Study: Grocery Stores Don't Curb Obesity in Poor Locales

Research contradicts the "food desert" theory that limited access to healthy food drives obesity rates in low-income areas.

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Debunking widespread beliefs that access to fresh fruit and vegetables will help fight obesity in low-income neighborhoods, a new study shows that poverty and proximity to restaurants are more likely driving food choices, according to results of a recent study cited by the Los Angeles Times.

The study, published in the Archives of Internal Medicine, says that improved access to supermarkets, with their ruby red fruit and lush green vegetables, doesn't lure customers into making healthier food choices. Faced with limited funds and easy access to cheap, calorie-laden meals, many opt to eat fast food anyway.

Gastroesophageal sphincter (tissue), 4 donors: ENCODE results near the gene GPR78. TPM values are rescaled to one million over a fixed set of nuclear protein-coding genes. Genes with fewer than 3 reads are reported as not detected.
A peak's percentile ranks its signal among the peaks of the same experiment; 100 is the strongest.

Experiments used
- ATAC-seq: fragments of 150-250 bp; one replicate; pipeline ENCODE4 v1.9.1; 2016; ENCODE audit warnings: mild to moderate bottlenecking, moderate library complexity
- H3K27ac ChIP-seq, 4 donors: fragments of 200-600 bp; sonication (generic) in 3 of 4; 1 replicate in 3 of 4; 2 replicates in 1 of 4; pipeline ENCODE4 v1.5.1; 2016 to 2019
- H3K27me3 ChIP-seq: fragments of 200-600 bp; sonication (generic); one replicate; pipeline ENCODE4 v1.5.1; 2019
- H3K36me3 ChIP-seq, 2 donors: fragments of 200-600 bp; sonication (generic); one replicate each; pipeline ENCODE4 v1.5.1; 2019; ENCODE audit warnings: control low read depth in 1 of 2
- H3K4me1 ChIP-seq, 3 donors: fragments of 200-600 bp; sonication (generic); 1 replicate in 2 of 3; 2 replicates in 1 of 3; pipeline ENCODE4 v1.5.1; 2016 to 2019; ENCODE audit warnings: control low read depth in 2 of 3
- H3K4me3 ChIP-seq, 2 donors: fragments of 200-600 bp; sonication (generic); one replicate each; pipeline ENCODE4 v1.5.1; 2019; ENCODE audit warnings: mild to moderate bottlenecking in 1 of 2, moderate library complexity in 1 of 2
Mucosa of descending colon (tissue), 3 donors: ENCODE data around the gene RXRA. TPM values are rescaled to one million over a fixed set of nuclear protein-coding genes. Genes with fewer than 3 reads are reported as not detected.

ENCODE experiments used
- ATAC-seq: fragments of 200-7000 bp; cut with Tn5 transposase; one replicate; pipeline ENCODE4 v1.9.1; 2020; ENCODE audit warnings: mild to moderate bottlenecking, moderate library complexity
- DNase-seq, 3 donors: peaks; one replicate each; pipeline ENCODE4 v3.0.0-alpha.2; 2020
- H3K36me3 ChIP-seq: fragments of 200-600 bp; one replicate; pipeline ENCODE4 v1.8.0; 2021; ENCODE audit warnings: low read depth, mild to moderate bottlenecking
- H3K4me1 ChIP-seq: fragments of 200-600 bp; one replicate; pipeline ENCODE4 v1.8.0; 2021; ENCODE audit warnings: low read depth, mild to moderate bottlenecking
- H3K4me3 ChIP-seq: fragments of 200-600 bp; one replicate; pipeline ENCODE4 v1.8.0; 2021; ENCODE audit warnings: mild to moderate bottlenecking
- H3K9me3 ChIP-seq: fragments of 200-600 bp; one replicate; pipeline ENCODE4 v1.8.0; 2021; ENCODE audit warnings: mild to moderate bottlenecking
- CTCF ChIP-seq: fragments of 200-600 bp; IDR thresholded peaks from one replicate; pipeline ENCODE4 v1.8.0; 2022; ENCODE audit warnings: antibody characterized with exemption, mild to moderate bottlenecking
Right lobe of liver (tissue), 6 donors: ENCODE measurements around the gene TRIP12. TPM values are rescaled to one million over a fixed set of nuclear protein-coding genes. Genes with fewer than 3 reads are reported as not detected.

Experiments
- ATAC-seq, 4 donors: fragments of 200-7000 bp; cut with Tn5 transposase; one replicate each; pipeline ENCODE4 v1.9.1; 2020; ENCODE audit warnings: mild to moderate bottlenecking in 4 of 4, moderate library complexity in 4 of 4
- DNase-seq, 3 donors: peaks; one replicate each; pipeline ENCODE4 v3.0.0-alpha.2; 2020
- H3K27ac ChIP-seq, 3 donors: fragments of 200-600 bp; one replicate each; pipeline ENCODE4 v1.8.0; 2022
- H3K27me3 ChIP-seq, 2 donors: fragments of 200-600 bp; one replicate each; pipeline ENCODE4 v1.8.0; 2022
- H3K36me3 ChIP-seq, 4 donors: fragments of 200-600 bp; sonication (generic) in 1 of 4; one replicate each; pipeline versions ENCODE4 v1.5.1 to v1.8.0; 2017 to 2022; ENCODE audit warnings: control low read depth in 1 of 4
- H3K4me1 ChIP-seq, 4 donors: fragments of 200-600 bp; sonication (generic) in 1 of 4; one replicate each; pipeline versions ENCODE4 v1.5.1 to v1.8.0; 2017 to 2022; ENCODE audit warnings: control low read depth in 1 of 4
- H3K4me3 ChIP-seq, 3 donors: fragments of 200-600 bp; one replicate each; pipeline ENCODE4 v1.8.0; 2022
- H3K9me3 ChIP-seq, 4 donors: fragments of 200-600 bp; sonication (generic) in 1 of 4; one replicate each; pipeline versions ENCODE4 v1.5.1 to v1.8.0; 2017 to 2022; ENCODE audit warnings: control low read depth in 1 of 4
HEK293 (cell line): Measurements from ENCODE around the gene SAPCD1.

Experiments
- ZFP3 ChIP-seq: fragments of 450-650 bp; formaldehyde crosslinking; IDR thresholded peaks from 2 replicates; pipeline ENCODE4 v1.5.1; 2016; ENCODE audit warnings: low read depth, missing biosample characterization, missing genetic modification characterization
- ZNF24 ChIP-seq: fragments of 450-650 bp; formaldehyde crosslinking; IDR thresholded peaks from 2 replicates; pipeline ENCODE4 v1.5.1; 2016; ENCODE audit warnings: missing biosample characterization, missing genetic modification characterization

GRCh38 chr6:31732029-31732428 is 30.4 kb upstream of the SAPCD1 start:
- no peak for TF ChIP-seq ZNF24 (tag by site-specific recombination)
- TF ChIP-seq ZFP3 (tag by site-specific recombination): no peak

"This raises the serious issue of how we get people to eat healthy," said the lead author of the study, Barry Popkin, director of the Nutrition Transition Program at the University of North Carolina at Chapel Hill, according to the Times.

The findings come after "tracking more than 5,000 African American and Caucasian men and women in Birmingham, Ala., Chicago, Minneapolis and Oakland between 1985 and 2001. The researchers assessed participants' diets over the years and tracked how far they lived from supermarkets and fast-food restaurants," the Times said.

While grocery stores are often pricier than fast-food chains, there is something to be said for a good home-cooked meal! 

Read more at the Los Angeles Times.

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